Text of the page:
I visited lots of bookshops and libraries, as well as talking about my book – and the story behind it – on BBC Breakfast, Sky News, and lots of radio stations. After the End hit the Sunday Times bestseller list in its first week, and stayed there for seven weeks. It was a huge relief, and amazing to see such great reviews rolling in.
Towards the end of the month I went to Theakston Old Peculier Crime Writing Festival, in Harrogate, where I shared an apartment with fellow authors Colette McBeth, Amanda Jennings and Tammy Cohen, and had a brilliant time.
My editor gave me some notes on the first draft of book five, and I put together a clear plan for the next draft. It would involve cutting almost half the existing story, and tackling it from a different perspective, but it would definitely help.
I took the entire school holidays off to be with my family, and it was absolutely perfect. We went to the States for three weeks. I had a few meetings in LA, and signed some books in La Jolla, but that hardly counts as work, does it…? I switched off my screens, and kept a notebook with me to jot down the myriad ideas that swirled around my head. I was staggered by the difference it made to my creativity, just taking some time out from screens and from ‘proper’ work.
I was still struggling with book five, lacking in enthusiasm for it, and worried it wasn’t singing in the way my other books had. A different idea had been lurking in the background for a while, and on the shores of a lake in Maine, it began to take shape. It was so insistent that I wrote up the pitch on my phone and sent it to my agent and editor.
With around forty books to consider for the Costas, I spent a lot of time reading, slowly whittling the list down to a handful of favourites. I launched an online book club, supporting my newsletters with a friendly Facebook group of around two thousand readers. It’s full of bookish chat around the structured discussions we have about each month’s book club pick, and it’s become one of my favourite places to hang out.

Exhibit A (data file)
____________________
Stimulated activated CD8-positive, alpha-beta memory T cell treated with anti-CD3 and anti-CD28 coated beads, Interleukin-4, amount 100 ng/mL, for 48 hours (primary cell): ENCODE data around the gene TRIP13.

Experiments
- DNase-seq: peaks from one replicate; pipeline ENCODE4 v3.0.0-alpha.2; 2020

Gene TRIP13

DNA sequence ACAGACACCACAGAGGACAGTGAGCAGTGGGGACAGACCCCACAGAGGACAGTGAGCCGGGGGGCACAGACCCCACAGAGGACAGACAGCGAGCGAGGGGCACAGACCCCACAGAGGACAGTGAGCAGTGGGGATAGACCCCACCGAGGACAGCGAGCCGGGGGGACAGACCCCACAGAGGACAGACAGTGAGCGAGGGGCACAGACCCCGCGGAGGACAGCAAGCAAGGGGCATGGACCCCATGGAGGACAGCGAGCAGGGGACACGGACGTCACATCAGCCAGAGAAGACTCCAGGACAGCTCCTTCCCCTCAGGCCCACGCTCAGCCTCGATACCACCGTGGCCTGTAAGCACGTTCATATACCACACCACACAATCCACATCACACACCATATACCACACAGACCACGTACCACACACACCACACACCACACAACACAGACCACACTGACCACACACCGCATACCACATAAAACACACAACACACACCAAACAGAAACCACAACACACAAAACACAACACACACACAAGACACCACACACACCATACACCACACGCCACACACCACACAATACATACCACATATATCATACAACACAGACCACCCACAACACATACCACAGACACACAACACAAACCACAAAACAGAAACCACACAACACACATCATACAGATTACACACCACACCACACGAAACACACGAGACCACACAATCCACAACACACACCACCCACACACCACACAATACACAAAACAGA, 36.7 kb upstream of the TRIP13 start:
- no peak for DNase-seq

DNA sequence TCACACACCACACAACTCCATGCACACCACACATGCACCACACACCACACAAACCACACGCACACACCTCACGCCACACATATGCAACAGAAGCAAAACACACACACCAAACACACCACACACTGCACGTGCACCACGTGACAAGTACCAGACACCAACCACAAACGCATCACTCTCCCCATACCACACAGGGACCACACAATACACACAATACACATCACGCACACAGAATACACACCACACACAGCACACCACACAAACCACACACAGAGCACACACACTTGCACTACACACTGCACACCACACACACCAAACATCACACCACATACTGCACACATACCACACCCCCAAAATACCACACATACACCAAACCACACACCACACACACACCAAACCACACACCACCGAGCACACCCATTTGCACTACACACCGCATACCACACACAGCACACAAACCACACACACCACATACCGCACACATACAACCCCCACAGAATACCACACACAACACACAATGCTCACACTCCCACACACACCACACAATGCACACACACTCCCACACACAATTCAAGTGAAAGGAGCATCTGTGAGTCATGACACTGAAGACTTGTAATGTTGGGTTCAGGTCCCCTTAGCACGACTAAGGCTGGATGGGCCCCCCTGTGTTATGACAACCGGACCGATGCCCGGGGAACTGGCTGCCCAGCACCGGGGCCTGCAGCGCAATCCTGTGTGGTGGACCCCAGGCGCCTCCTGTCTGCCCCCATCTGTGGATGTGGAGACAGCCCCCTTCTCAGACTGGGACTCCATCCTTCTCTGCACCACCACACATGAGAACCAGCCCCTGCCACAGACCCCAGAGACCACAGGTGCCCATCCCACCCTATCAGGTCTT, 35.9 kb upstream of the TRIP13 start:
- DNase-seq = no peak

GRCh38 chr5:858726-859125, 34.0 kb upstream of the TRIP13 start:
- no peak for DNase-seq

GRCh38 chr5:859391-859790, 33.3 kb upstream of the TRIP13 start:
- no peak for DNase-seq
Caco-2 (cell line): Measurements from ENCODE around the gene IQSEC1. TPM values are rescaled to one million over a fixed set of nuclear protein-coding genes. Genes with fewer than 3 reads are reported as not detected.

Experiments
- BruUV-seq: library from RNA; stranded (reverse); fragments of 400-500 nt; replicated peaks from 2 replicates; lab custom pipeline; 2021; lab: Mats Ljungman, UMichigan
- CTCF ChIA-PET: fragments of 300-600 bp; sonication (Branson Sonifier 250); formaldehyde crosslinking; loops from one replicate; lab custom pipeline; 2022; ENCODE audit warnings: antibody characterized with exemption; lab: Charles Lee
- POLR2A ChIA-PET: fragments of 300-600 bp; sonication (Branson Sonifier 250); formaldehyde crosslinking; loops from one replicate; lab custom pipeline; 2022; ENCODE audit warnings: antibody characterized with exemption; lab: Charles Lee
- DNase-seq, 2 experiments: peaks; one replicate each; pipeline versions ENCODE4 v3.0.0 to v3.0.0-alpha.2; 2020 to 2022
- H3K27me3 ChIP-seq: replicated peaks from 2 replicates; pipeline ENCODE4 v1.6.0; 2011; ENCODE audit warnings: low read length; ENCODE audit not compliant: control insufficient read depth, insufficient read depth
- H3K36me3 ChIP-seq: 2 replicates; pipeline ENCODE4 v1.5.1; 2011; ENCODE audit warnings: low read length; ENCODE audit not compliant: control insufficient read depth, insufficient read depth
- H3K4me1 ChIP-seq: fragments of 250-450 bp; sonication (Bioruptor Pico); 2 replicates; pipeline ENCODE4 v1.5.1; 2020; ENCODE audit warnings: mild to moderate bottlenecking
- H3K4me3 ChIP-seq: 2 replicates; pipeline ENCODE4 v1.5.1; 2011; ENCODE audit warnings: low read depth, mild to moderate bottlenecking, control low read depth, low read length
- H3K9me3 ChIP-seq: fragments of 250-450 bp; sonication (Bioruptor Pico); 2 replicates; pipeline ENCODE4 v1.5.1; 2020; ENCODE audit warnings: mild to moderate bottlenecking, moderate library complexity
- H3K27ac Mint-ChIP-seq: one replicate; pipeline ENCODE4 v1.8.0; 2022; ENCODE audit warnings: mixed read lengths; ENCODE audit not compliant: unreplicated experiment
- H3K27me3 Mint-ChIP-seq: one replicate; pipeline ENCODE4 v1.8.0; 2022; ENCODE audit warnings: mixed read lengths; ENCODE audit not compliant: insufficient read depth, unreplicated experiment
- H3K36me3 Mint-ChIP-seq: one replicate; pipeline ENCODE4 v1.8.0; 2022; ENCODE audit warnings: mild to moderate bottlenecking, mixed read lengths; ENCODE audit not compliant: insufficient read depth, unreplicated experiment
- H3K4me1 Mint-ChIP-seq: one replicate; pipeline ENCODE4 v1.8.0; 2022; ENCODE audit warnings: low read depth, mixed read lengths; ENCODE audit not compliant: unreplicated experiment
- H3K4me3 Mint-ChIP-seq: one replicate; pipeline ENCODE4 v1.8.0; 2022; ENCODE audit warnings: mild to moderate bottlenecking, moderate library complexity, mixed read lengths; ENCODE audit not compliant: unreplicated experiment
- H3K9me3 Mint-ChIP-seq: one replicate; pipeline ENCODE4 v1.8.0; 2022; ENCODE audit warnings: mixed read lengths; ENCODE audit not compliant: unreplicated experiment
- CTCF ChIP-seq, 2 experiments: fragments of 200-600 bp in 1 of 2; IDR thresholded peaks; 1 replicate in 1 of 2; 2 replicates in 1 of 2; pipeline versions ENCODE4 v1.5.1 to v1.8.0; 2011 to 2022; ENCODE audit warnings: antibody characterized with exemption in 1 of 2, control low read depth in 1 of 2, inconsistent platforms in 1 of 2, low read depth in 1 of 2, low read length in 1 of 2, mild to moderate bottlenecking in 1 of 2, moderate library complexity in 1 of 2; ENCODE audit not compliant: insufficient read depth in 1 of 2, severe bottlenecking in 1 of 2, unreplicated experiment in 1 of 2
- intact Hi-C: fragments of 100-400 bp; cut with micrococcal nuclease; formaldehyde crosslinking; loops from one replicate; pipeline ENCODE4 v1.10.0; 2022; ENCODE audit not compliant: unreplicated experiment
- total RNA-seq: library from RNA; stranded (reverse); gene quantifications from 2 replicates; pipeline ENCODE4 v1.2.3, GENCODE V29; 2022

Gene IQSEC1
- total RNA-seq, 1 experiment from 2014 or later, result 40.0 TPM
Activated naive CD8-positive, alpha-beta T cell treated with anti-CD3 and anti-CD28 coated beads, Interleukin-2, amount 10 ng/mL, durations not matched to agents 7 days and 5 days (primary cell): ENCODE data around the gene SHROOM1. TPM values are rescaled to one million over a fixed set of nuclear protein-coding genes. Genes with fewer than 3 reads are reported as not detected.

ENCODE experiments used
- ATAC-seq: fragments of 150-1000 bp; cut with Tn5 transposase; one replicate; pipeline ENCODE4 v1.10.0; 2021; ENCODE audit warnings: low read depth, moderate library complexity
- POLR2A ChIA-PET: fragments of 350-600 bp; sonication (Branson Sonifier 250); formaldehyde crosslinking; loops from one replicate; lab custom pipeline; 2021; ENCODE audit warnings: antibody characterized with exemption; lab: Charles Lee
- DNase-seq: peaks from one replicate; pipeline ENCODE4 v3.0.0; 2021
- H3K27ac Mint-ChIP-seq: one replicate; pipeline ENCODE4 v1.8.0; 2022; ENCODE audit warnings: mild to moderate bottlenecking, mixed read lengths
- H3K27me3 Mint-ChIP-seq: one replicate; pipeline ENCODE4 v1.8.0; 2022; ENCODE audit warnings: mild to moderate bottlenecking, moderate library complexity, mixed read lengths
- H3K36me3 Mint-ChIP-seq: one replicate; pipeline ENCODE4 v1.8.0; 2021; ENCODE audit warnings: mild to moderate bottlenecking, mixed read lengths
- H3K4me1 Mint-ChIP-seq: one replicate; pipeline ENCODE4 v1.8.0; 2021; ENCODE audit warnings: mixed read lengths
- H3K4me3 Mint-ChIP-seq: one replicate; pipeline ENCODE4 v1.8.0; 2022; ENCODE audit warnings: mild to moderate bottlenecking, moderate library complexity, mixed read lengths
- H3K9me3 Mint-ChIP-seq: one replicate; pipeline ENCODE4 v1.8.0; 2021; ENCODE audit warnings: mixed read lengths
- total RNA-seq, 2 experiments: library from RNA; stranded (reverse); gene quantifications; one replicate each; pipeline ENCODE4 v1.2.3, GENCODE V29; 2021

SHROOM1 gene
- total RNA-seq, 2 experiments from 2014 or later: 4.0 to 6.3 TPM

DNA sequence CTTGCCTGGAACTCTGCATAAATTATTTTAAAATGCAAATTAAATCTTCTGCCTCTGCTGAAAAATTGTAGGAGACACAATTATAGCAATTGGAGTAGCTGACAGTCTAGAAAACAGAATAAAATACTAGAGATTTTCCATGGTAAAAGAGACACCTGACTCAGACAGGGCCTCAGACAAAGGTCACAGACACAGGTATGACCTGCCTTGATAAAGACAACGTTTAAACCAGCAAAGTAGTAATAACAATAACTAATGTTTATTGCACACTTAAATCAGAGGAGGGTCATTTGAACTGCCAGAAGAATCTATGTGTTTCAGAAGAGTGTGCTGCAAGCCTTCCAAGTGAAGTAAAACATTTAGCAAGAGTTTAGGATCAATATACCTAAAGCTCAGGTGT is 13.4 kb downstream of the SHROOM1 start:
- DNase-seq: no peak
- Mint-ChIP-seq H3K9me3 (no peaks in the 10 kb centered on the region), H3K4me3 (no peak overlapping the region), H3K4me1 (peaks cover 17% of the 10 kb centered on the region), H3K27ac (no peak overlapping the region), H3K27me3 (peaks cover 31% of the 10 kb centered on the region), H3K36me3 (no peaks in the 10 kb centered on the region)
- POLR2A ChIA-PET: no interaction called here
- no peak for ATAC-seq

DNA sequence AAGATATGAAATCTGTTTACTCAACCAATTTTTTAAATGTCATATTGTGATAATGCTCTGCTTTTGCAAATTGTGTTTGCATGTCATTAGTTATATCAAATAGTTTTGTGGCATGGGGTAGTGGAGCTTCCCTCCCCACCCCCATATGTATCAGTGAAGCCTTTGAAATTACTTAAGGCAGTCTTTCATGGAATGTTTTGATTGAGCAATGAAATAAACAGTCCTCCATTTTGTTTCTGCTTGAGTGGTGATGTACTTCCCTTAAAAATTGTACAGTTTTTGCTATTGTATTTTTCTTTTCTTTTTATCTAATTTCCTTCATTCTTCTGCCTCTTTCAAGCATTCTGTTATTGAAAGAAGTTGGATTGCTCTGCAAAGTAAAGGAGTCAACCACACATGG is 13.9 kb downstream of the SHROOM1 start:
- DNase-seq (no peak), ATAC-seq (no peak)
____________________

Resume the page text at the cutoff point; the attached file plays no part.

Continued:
I should have been starting the second draft of book five, but I just couldn’t bring myself to do it. I felt I was missing something really significant – something clever, or different, that would make the book come alive, and until I knew what that missing ingredient was, I didn’t want to work on the book. Normally, September is a really productive month for me, and I hated not having something concrete to work on. I drifted; frustrated and anxious.
I talked to my agent about the new idea. She really liked it, and agreed it was potentially stronger than the book I’d already written. I fixed a date with my editor, and went down to London to brainstorm the story and trouble-shoot potential plot issues. No-one wanted to change our plans to publish my next book in 2020, so if I was going to change tack, I would need to write this new story super-fast. I spent the last week of September creating a chapter-by-chapter breakdown for what became known as ‘the new book five’.
Somewhat reluctantly, I abandoned the four-day week that had been 2019’s resolution, and to which I had stuck to for the entire year to date. Instead of my usual word count target, I set out the chapters on my whiteboard, setting a goal of one chapter a day, and crossing each one out as I wrote it. By the end of the month, I had twenty chapters, and the book already felt like it was singing.
At the start of the month I met my fellow Costa judges, to ‘champion’ our favourite reads, and decide on a shortlist. It was an intense but very enjoyable morning, and I’m so proud of the four books we picked. As the head category judge, I now have to read all the category winners, ahead of the award ceremony in January, where we will decide on an overall book of the year.
I went to Dubai to spend a week in the men’s prison, as phase one of a project I started planning in March, and which will come to fruition in 2020, when I will share more about it. Suffice to say, it was a remarkable, emotional, incredibly rewarding week. I shared it with psychological thriller writer Annabel Kantaria, who also showed me some of the sights of Dubai – a stark contrast to the environment in which we were spending our days. The day after I got back from Dubai I went to Ty Newydd, in North Wales, to teach at a four day residential crime and thriller writing course. Quite a contrast…
I wrote 24 chapters – the second half of the book – in November, bringing the first draft to around 75,000 words. The second draft will add around 25,000 words to that, but the story felt tight and complete, and – most importantly – it was still singing. My Norwegian publishers bought the translation rights, based on a half-page pitch from my editor, which was exactly the confirmation I needed that I was writing the right book!
I had two weeks to read through the ‘new’ book five, and make some light edits, as well as wrap up some work from the Dubai project. On 11th December I sent the first draft to my editor and agent, and although I know there’s a huge amount of work ahead, I love the book and feel confident readers will love it too. Today is 13th December, and I’m wrapping up admin, writing my final newsletter of the year, tackling social media content for January and giving my office a much-needed tidy, before my out-of-office goes on and I take three glorious weeks off work.
So that was 2019. Around 200,000 words written and just under 100 books read (see my newsletter for a list of my favourites). I can’t wait to see what 2020 brings…